As part of Diabetes Awareness Month we’ve launched a series looking at ways you can support a loved one to manage their diabetes, beginning last week with how you can support a parent.

This week we’re going to be focusing on ways you can support a child. For a child, being diagnosed with diabetes can be confusing and scary and often they look to their parents for reassurance. As a parent, you will want to know how best you can support your child, so we’ve put together some suggestions which you might find helpful.

  • Build independence

If your child was diagnosed with diabetes at a young age it is likely that you would have taken on most of the management responsibilities. But as your child grows older, it’s important that they learn how to manage their own diabetes. With your encouragement and support, letting your child take on more responsibilities such as administering their own insulin or testing their blood sugars can make them feel more confident in managing their diabetes.

  •  Work together with schools

Many parents feel worried about their child going to school and might have concerns about whether the staff will be able to manage their diabetes. Communication is key for ensuring that the school is aware of your child’s individual needs so that they are well supported. Your child’s paediatric diabetes specialist nurse can help you and the school to draft an Individual Healthcare Plan (IHP) which contains information on what support they’d need to manage their diabetes.

  • Get them involved in cooking

Getting the kids involved in cooking can be a great way to teach them about food and show them how different foods can affect their blood sugar levels. You could choose some family friendly recipes to cook together, for example,  then create a shopping list for your child to help you look for the ingredients in the supermarket.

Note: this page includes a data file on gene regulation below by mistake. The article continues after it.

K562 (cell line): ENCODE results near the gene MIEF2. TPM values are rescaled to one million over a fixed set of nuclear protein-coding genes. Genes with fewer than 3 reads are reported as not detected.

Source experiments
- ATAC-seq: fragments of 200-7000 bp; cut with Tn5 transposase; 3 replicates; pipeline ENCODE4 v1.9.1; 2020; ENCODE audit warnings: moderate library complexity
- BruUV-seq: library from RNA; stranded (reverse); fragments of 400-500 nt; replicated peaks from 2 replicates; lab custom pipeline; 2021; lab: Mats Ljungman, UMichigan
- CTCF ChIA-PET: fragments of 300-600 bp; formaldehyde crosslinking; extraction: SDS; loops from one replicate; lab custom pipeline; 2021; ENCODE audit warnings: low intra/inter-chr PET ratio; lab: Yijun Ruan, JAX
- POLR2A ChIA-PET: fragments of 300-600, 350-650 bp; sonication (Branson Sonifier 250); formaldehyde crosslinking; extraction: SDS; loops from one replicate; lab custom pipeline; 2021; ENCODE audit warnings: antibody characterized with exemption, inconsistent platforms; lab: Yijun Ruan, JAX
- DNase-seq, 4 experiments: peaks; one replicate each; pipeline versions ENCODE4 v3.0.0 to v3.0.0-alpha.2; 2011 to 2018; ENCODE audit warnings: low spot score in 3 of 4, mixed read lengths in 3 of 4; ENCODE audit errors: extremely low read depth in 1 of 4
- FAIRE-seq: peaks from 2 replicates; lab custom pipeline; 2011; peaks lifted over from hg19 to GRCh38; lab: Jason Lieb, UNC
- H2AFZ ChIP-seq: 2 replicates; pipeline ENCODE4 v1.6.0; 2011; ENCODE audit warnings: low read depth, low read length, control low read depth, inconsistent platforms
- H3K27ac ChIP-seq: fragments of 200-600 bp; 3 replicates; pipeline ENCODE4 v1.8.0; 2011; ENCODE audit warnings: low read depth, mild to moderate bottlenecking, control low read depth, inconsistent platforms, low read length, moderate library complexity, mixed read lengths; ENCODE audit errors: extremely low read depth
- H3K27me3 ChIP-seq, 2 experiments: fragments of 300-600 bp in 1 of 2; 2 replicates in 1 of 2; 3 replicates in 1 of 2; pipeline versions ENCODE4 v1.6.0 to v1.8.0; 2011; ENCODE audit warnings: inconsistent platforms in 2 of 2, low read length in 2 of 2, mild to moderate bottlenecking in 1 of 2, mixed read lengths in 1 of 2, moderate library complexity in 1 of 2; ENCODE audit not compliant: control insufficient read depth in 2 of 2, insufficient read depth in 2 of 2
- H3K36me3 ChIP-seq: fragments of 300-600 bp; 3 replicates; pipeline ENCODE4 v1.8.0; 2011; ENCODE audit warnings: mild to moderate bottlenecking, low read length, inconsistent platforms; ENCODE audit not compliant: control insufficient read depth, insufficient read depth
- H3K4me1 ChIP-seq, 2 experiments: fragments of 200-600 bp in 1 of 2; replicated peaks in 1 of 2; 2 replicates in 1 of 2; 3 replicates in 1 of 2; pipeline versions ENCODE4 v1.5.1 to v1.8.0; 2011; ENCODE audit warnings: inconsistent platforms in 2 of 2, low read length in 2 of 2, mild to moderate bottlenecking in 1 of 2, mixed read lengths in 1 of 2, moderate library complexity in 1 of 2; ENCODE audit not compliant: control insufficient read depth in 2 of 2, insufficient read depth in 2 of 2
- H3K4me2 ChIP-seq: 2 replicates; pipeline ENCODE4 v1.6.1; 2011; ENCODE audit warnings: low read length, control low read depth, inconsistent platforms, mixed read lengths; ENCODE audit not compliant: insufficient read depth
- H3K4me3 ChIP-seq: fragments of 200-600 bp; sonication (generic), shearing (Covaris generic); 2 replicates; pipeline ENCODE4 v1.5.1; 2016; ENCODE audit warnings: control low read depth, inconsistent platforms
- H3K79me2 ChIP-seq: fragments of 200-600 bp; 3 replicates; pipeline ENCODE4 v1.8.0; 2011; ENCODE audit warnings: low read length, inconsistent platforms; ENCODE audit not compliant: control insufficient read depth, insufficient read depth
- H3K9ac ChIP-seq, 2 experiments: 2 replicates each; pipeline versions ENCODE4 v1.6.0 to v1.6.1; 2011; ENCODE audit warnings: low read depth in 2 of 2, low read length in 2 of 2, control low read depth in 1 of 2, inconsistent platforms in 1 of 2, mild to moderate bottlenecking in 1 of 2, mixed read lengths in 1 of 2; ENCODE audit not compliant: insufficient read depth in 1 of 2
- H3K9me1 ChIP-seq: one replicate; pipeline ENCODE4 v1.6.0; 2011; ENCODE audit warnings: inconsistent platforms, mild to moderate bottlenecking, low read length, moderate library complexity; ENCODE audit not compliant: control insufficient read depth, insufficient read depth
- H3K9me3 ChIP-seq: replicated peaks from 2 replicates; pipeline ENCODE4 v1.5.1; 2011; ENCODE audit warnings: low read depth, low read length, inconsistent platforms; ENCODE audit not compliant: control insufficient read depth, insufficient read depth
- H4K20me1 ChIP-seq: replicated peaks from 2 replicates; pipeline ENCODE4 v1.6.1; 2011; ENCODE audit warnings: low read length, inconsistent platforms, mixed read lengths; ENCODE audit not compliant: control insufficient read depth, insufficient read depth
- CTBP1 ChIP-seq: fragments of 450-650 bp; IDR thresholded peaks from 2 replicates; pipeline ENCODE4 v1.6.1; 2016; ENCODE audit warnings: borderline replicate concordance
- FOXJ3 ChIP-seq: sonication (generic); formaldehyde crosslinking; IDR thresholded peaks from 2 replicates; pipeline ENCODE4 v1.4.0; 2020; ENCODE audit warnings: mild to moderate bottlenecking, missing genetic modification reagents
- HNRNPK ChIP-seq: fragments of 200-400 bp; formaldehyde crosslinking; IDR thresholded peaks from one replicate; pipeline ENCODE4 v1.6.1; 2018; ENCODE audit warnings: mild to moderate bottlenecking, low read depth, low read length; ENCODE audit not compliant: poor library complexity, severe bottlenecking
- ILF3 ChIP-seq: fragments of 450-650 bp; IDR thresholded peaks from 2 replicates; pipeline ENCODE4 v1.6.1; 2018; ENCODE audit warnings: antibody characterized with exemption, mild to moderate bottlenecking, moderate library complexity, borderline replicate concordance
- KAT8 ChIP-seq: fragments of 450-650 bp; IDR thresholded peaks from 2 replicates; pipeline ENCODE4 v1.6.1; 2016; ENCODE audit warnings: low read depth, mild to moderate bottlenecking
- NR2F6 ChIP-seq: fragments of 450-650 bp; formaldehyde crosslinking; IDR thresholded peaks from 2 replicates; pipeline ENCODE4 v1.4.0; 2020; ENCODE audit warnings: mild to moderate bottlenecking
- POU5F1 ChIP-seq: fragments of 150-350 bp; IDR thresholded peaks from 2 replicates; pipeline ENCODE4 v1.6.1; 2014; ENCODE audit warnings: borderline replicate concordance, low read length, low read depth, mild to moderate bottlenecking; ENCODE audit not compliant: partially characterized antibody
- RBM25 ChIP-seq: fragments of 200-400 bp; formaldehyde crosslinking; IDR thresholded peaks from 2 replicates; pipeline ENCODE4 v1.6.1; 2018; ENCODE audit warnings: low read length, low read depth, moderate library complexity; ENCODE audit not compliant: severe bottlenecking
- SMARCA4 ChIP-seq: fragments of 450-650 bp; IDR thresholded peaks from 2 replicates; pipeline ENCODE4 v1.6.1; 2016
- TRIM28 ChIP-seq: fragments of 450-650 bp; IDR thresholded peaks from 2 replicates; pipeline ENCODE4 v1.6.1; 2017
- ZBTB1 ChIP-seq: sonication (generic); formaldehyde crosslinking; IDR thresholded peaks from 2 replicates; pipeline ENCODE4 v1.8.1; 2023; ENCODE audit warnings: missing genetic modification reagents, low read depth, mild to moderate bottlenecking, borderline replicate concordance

• Encourage them to educate others

It’s likely that your child might get asked about their diabetes by friends and other children at their school. Encouraging them to talk about it, providing they are happy to do so, can help them to feel more comfortable and they might be less likely to feel isolated or different to the other children.

  • Offer emotional support

For a child, a diabetes diagnosis can have a lot of emotional implications. Some children may find it easier to talk about their emotions than others but it’s important to make them aware that you’re there to support them if they do want to talk. You could also encourage them to write down their feelings if they would find that easier than talking. Planning fun activities or trips out together can be a great way to take their minds off their diabetes and help them to feel more relaxed.

  •  Remember to look after yourself

Managing your child’s diabetes can sometimes be stressful and it’s important to remember that you’re not alone. If you feel that you need someone to talk to there are many support groups available for parents of children with diabetes, you could even check out our Forum. Looking after ourselves puts us in a better position to care for others, make sure you schedule in some time to yourself to do something that you enjoy doing.


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